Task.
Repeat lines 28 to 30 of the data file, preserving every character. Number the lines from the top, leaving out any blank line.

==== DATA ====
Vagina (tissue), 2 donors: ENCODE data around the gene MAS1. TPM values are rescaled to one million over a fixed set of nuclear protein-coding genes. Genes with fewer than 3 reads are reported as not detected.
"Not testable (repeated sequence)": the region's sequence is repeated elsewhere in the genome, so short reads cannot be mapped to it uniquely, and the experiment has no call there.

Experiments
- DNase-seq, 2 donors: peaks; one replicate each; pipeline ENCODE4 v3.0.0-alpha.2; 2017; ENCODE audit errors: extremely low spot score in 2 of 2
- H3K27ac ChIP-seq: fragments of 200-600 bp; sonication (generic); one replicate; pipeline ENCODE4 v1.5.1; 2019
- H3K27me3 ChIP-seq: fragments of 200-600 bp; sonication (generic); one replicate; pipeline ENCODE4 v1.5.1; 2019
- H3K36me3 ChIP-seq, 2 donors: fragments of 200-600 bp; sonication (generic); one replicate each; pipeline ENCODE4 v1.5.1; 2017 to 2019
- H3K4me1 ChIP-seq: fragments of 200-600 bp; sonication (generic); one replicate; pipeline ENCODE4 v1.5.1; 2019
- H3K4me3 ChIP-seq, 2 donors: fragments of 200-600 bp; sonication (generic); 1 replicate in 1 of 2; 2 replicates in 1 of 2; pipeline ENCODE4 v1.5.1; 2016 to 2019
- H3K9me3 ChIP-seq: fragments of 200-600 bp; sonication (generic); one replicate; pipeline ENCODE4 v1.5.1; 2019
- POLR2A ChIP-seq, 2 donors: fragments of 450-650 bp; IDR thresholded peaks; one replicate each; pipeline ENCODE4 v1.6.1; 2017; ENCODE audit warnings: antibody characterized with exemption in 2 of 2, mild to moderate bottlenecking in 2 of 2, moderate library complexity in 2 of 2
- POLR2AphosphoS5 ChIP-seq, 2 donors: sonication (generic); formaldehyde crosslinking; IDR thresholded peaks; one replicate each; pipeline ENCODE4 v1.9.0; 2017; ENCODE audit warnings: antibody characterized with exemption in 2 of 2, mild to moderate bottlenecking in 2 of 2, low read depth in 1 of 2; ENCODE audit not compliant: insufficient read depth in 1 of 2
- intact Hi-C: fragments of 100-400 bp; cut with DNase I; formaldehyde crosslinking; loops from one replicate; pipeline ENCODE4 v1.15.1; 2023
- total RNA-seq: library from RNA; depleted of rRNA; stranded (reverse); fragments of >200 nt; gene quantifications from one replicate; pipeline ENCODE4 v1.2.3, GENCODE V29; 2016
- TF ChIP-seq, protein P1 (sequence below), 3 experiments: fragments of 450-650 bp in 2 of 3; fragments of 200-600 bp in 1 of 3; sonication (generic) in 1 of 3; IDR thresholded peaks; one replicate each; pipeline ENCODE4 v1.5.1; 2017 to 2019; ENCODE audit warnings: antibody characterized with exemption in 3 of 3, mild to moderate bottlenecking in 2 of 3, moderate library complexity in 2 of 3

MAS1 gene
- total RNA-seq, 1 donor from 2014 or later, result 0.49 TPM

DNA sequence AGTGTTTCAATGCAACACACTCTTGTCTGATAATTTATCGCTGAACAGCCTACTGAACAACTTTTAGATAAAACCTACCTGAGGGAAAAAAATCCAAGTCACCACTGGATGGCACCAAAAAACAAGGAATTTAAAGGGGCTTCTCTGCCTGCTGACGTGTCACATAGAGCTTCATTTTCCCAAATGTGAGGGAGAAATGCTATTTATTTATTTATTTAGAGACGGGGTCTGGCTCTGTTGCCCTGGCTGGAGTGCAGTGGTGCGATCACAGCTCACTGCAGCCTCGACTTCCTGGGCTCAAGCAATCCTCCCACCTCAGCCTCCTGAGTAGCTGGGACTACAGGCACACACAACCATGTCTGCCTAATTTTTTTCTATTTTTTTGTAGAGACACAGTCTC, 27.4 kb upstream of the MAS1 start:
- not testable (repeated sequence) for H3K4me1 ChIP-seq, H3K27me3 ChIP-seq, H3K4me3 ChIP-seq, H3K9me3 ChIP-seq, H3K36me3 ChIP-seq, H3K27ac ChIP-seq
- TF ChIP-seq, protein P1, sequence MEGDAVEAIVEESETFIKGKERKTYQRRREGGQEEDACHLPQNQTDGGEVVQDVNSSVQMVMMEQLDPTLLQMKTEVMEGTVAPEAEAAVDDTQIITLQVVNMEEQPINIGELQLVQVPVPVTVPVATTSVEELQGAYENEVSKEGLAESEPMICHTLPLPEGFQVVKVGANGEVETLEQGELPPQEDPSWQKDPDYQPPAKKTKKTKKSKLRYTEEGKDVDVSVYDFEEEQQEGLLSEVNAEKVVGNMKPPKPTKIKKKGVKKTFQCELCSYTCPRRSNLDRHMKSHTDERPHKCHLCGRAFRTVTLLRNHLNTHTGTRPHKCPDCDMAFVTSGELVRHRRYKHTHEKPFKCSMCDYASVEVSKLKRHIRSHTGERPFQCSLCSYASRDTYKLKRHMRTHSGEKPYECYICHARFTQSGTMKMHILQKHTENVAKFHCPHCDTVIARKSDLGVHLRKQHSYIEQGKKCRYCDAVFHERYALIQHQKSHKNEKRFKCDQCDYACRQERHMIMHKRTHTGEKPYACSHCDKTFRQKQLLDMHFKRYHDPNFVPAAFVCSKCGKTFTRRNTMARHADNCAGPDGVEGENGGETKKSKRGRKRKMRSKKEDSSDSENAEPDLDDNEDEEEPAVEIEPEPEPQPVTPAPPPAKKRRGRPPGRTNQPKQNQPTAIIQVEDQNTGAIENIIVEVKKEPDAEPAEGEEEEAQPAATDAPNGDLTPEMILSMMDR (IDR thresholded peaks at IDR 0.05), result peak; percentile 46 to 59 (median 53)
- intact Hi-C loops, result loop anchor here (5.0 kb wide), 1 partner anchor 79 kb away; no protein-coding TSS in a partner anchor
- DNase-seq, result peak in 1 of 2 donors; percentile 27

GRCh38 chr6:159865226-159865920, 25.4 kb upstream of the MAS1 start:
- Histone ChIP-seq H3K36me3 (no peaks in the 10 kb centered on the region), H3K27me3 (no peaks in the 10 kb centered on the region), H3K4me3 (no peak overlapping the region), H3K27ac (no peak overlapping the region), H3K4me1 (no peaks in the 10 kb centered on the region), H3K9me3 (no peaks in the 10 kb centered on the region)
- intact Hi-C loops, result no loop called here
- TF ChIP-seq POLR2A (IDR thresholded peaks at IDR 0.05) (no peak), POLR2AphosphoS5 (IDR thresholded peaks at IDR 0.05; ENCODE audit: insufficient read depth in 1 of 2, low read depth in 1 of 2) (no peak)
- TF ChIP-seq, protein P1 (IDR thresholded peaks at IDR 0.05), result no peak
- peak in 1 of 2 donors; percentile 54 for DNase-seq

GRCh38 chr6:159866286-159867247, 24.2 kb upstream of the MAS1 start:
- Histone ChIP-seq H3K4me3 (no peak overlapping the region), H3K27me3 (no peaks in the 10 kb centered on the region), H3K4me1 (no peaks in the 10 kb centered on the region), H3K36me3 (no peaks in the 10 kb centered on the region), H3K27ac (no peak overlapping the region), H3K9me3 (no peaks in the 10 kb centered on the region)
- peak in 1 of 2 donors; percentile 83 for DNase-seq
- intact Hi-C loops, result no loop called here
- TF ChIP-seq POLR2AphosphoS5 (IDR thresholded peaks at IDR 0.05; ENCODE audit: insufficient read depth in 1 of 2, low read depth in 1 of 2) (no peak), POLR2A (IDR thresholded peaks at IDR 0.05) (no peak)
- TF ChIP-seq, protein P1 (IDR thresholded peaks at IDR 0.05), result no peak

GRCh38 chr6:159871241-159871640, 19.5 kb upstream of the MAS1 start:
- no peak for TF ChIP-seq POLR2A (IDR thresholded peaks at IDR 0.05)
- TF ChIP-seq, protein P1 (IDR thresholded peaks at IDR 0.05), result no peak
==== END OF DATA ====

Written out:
- peak in 1 of 2 donors; percentile 54 for DNase-seq

GRCh38 chr6:159866286-159867247, 24.2 kb upstream of the MAS1 start:
- Histone ChIP-seq H3K4me3 (no peak overlapping the region), H3K27me3 (no peaks in the 10 kb centered on the region), H3K4me1 (no peaks in the 10 kb centered on the region), H3K36me3 (no peaks in the 10 kb centered on the region), H3K27ac (no peak overlapping the region), H3K9me3 (no peaks in the 10 kb centered on the region)